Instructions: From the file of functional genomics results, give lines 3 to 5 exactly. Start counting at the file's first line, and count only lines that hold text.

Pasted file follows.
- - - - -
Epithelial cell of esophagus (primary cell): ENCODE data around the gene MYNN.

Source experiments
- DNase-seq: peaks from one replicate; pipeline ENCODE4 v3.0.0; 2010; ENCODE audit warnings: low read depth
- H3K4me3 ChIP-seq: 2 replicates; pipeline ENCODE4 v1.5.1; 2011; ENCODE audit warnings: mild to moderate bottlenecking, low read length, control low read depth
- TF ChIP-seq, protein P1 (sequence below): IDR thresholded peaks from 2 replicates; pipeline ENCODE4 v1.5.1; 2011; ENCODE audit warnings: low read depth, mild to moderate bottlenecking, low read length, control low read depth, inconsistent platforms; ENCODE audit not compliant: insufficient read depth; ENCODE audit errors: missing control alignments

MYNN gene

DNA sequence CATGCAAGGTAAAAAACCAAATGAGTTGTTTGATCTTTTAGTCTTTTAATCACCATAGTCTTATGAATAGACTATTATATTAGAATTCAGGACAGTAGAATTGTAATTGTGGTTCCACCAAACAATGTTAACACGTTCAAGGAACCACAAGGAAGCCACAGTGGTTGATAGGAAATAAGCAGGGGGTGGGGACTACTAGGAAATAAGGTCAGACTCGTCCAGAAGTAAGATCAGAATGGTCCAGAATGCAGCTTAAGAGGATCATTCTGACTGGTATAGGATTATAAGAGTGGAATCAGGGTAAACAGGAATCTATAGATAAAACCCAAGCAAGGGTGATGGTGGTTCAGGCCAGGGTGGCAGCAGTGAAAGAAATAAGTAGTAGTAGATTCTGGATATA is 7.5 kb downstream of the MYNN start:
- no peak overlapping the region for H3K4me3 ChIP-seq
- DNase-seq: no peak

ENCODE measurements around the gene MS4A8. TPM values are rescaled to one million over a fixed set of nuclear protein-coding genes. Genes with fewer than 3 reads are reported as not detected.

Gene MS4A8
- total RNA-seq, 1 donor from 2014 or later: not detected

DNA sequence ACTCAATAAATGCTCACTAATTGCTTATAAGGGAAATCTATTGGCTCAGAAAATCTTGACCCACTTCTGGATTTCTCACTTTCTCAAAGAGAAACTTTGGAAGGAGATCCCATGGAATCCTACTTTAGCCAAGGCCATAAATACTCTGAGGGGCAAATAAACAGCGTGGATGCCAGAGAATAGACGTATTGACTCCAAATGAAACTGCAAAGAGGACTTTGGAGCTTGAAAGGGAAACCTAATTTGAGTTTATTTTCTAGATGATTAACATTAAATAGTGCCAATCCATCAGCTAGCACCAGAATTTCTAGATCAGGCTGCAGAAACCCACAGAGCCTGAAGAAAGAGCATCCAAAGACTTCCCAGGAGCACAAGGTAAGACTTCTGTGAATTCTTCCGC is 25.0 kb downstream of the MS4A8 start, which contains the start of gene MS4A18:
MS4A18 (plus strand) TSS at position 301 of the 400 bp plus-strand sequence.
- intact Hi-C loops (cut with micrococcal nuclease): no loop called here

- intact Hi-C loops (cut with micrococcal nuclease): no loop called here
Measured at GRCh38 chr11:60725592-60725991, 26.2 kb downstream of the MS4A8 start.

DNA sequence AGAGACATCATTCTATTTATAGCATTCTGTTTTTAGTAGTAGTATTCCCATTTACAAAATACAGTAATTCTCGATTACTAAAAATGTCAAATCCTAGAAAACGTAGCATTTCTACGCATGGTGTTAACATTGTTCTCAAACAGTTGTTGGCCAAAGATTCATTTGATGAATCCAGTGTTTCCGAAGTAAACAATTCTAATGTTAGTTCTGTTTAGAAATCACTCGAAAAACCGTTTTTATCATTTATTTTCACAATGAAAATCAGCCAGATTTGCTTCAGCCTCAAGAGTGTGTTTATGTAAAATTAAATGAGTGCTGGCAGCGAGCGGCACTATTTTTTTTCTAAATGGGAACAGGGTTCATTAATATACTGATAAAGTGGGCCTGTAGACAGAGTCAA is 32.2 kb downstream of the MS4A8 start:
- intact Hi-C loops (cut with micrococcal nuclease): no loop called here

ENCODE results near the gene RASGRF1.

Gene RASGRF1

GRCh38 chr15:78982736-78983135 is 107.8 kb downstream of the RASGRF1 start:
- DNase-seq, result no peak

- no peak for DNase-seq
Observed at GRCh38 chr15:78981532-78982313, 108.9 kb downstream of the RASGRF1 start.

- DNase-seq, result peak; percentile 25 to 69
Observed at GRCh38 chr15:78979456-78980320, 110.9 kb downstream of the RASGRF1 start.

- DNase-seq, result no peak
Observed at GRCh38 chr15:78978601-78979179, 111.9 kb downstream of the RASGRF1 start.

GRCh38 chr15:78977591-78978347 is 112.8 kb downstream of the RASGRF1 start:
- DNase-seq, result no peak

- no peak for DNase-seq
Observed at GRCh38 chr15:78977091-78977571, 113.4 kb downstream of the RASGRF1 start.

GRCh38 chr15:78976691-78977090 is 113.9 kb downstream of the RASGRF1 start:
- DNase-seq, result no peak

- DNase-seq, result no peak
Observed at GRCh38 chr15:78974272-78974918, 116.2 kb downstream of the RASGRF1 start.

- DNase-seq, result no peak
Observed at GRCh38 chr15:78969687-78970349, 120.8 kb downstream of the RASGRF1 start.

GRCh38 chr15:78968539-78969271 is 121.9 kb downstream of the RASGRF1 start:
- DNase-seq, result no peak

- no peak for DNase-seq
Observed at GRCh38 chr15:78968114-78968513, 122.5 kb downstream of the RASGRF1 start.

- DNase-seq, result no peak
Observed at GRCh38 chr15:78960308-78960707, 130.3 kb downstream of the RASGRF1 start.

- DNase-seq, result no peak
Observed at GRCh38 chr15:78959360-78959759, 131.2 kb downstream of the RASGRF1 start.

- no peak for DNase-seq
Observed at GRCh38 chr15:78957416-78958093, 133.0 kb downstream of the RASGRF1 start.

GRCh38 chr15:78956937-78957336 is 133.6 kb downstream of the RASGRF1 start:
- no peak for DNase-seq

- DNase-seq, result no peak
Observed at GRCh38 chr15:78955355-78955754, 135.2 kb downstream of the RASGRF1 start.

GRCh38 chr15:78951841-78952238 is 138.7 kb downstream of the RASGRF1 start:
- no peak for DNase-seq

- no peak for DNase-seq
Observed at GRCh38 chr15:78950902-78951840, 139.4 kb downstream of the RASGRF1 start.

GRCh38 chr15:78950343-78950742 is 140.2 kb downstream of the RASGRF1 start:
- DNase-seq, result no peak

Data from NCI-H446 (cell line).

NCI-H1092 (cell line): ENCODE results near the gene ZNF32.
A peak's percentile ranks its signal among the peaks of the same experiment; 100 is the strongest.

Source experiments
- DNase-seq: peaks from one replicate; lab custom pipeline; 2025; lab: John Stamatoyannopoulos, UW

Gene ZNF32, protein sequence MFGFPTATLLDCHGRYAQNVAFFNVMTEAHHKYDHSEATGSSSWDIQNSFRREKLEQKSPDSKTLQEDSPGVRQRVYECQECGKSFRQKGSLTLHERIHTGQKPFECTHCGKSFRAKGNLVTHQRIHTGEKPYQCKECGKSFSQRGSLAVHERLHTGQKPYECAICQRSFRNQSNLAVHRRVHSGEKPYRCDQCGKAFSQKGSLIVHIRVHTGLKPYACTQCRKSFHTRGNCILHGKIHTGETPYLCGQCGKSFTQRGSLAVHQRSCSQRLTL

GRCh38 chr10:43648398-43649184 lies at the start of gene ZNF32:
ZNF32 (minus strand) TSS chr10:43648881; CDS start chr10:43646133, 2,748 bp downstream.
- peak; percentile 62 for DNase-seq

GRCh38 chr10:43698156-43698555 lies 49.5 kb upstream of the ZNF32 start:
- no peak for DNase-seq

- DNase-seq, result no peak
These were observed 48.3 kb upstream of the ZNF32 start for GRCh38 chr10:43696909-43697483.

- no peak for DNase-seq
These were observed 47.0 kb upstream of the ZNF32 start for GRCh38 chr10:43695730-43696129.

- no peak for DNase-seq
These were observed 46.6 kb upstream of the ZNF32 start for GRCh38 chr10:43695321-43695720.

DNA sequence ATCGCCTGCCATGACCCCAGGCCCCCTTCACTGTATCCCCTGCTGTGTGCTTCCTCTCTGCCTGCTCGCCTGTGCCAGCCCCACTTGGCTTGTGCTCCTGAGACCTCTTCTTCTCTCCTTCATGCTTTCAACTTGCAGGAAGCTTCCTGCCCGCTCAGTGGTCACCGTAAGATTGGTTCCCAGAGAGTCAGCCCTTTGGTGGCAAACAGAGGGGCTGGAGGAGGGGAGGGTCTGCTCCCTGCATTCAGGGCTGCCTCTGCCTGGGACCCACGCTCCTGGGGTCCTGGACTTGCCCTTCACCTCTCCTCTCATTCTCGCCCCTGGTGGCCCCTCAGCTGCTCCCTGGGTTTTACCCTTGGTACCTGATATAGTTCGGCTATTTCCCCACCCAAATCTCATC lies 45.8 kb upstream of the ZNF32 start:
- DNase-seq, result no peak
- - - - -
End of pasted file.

- DNase-seq: peaks from one replicate; pipeline ENCODE4 v3.0.0; 2010; ENCODE audit warnings: low read depth
- H3K4me3 ChIP-seq: 2 replicates; pipeline ENCODE4 v1.5.1; 2011; ENCODE audit warnings: mild to moderate bottlenecking, low read length, control low read depth
- TF ChIP-seq, protein P1 (sequence below): IDR thresholded peaks from 2 replicates; pipeline ENCODE4 v1.5.1; 2011; ENCODE audit warnings: low read depth, mild to moderate bottlenecking, low read length, control low read depth, inconsistent platforms; ENCODE audit not compliant: insufficient read depth; ENCODE audit errors: missing control alignments